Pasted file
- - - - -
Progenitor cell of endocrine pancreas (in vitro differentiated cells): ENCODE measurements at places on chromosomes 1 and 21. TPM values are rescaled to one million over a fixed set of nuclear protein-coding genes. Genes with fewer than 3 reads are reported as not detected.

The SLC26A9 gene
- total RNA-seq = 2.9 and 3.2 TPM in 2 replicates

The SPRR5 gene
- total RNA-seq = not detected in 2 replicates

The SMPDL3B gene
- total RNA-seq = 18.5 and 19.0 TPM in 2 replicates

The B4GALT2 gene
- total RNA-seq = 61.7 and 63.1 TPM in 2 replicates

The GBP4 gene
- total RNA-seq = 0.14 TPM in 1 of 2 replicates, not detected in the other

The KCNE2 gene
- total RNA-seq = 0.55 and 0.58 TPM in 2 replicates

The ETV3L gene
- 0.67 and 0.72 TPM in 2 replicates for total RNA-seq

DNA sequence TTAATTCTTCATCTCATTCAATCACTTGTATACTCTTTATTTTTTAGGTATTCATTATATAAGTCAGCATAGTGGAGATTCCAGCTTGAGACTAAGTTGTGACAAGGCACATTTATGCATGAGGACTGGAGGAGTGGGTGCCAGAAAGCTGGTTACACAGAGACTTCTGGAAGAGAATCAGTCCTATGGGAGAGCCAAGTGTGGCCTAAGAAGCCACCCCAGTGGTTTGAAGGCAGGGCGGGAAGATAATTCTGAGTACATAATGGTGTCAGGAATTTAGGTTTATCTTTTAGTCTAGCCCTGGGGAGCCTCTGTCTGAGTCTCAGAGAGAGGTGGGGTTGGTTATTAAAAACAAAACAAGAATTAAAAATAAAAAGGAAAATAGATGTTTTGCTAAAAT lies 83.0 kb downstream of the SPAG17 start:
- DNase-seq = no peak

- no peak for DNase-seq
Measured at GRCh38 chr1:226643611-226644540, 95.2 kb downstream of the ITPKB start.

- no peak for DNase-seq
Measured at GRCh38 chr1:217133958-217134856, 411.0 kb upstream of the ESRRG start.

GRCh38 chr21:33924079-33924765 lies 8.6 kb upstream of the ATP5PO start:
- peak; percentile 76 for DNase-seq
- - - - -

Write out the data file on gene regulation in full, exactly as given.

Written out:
Progenitor cell of endocrine pancreas (in vitro differentiated cells): ENCODE measurements at places on chromosomes 1 and 21. TPM values are rescaled to one million over a fixed set of nuclear protein-coding genes. Genes with fewer than 3 reads are reported as not detected.

The SLC26A9 gene
- total RNA-seq = 2.9 and 3.2 TPM in 2 replicates

The SPRR5 gene
- total RNA-seq = not detected in 2 replicates

The SMPDL3B gene
- total RNA-seq = 18.5 and 19.0 TPM in 2 replicates

The B4GALT2 gene
- total RNA-seq = 61.7 and 63.1 TPM in 2 replicates

The GBP4 gene
- total RNA-seq = 0.14 TPM in 1 of 2 replicates, not detected in the other

The KCNE2 gene
- total RNA-seq = 0.55 and 0.58 TPM in 2 replicates

The ETV3L gene
- 0.67 and 0.72 TPM in 2 replicates for total RNA-seq

DNA sequence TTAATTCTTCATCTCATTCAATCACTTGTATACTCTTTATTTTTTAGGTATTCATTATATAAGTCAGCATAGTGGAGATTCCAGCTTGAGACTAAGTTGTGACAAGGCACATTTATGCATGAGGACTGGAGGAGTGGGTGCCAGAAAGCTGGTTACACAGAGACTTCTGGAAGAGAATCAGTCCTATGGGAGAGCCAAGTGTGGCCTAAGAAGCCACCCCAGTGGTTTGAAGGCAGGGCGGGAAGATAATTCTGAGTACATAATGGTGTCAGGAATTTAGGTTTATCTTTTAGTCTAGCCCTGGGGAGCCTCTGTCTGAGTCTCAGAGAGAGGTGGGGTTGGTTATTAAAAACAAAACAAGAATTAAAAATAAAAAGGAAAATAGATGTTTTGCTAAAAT lies 83.0 kb downstream of the SPAG17 start:
- DNase-seq = no peak

- no peak for DNase-seq
Measured at GRCh38 chr1:226643611-226644540, 95.2 kb downstream of the ITPKB start.

- no peak for DNase-seq
Measured at GRCh38 chr1:217133958-217134856, 411.0 kb upstream of the ESRRG start.

GRCh38 chr21:33924079-33924765 lies 8.6 kb upstream of the ATP5PO start:
- peak; percentile 76 for DNase-seq